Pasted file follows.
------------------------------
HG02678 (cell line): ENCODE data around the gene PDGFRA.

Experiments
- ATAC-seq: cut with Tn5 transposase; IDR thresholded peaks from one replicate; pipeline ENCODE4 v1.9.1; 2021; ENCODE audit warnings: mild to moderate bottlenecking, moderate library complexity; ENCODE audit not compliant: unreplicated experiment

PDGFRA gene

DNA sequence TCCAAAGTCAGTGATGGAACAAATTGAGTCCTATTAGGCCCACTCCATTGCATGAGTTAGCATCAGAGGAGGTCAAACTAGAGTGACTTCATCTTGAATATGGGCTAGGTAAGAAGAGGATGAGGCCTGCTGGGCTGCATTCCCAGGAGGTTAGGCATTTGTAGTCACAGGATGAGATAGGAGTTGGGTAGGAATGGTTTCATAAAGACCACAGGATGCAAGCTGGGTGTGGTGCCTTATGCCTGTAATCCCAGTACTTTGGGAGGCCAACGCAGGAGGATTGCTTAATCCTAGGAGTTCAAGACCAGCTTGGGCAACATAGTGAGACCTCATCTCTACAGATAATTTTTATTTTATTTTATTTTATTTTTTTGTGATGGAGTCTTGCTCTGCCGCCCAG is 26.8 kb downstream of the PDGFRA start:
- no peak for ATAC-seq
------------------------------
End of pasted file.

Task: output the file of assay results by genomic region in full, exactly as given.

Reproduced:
HG02678 (cell line): ENCODE data around the gene PDGFRA.

Experiments
- ATAC-seq: cut with Tn5 transposase; IDR thresholded peaks from one replicate; pipeline ENCODE4 v1.9.1; 2021; ENCODE audit warnings: mild to moderate bottlenecking, moderate library complexity; ENCODE audit not compliant: unreplicated experiment

PDGFRA gene

DNA sequence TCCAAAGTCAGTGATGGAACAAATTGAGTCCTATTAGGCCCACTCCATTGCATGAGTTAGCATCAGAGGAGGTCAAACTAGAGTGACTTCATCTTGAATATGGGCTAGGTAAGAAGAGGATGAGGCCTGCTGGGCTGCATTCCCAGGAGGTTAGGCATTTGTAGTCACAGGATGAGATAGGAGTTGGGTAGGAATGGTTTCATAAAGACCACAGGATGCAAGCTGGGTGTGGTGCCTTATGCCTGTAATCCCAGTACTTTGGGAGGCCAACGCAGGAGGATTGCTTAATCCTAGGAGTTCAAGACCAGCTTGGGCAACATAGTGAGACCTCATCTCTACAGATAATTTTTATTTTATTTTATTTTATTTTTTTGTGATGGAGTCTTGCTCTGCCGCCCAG is 26.8 kb downstream of the PDGFRA start:
- no peak for ATAC-seq